Retirement; like your parents, but way cooler
In 1991 Billy and Akaisha Kaderli retired at the age
of 38. Now, into their 4th decade of this
financially independent lifestyle, they invite you
to take advantage of their wisdom and experience.
with Jaw and Neck Pain in Your Retirement
Facial aging goes deeper than wrinkles and
sagging skin - it can also present neck and jaw issues as you get older.
Neck pain is
reported in 15 percent of people, and most of them experience it between the
ages of 40 and 60. A similar percentage of seniors experience neck and jaw
symptoms later in life, including the occurrence of temporomandibular joint
disorders, tension headaches, and bruxism. Most of these conditions are linked
to the presence of stress. Stress is also the number one reason
why people may choose to retire early. However, early retirement is not for
everyone, and the strain it can place on financial and mental health can also
accelerate the occurrence of jaw and neck issues.
Why Seniors Can Experience Neck or Jaw Pain as They Get Older
There are several reasons why you may
experience neck or jaw pain as you age. Firstly, as you get older, your muscles
can lose strength and mass.
According to published scientific studies, muscle mass decreases 3-8 percent
per decade after the age of 30. This, in turn, can impact the connection between
your jawbone and skull as your muscles get weaker. Additionally, some seniors
experience neck pain due to poor posture or muscle strain. This disrupts the
alignment of your neck, and can cause aches and stiffness.
Treating TMJ As A Senior
The risks of developing the
temporomandibular joint disorder (TMJ) increases with age. While a majority
of seniors experience
mild symptoms of TMJ, if left untreated, the side effects can worsen
considerably. Research has shown that the occurrence of TMJ can be more
prevalent amongst women than men. However, more severe cases are notable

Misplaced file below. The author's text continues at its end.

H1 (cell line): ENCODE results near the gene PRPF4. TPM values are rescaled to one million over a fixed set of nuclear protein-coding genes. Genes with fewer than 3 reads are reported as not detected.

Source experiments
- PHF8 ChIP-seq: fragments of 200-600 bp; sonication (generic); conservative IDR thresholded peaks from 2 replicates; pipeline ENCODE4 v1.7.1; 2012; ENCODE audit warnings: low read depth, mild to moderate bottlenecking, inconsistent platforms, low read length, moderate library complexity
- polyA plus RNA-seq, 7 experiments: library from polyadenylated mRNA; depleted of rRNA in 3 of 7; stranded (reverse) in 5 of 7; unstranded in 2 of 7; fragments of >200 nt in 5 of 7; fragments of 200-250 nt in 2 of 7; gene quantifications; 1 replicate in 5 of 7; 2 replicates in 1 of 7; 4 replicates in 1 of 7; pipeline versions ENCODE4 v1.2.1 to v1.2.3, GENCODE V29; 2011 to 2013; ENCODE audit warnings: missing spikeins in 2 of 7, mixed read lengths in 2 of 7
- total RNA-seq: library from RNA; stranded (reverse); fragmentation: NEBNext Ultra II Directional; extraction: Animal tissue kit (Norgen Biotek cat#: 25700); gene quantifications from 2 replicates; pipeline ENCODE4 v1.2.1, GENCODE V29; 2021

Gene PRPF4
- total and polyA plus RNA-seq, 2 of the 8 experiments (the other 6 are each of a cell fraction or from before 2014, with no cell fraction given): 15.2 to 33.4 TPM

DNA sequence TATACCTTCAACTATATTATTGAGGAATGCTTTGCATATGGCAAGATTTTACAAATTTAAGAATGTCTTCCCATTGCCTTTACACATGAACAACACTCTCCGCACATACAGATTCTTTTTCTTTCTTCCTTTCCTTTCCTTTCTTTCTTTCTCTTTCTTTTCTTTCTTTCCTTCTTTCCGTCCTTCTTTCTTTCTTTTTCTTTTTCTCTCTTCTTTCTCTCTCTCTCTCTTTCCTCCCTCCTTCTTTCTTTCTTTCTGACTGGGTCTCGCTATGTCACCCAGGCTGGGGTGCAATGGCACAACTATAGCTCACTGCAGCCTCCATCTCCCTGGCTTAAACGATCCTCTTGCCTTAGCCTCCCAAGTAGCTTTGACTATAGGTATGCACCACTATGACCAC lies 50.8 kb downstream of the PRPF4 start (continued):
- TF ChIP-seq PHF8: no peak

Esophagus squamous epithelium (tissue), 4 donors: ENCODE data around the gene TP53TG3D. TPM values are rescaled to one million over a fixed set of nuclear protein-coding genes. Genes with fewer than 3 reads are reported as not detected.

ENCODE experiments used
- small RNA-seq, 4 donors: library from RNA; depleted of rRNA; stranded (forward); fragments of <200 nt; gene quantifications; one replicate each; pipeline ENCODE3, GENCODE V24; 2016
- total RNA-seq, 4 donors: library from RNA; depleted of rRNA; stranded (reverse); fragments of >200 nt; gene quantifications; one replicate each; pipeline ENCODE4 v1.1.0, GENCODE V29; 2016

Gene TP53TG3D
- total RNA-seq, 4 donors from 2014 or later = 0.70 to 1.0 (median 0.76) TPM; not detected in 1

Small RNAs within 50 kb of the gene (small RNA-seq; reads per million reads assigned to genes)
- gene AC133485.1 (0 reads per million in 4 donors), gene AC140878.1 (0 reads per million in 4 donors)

amongst men rather than women. If you do have mild symptoms like a click
sound in your jaw, mild neck or jaw pain, or swelling, there are several
effective treatments you can try at home for little or no cost. If there is
swelling, applying an ice pack to the area can help to reduce the
inflammation. You may also find relief in
practicing exercises to even out your jawline like improving your
posture and facial stretches. This can help with an asymmetrical jawline or
misaligned jaw. Finally, try switching up your diet to reduce any stress on
your jaw. Including soft foods like yogurt, smoothies and oatmeal not only
reduces tension in your jaw, but is healthy for overall diet as you age.
Addressing Stress-Induced Neck and Jaw Pain
While TMJ can often be a by-product of
aging, it can also be caused by stress - for example, the stress of
stretching retirement finances. Therefore, addressing any stress triggers
can also help you relieve any neck or jaw tension you may be experiencing.
For instance, bruxism (teeth grinding or jaw clenching) has been linked to
anxiety and stress. This can damage your teeth over time, and can cause
tension headaches and jaw pain. Many experts recommend that seniors engage
in some form of physical activity to
manage their stress levels in older years. Additionally, speaking to a
trusted friend or trained therapist can provide a great sounding board for
mental and financial stress you may be experiencing.
Like every other aspect of your life, your
body will change with age, and you may encounter some common medical issues
like neck or jaw pain. The trick is to narrow down the cause of it, and not
leave it unaddressed for too long. Doing so sooner rather than later means
you can focus on the joys of retiring early - without any of the pain.
About the Authors
Early Lifestyle appeals to a different
kind of person – the person who prizes their
independence, values their time, and who doesn’t
want to mindlessly follow the crowd.
Retire Early Lifestyle Blog
About Billy & Akaisha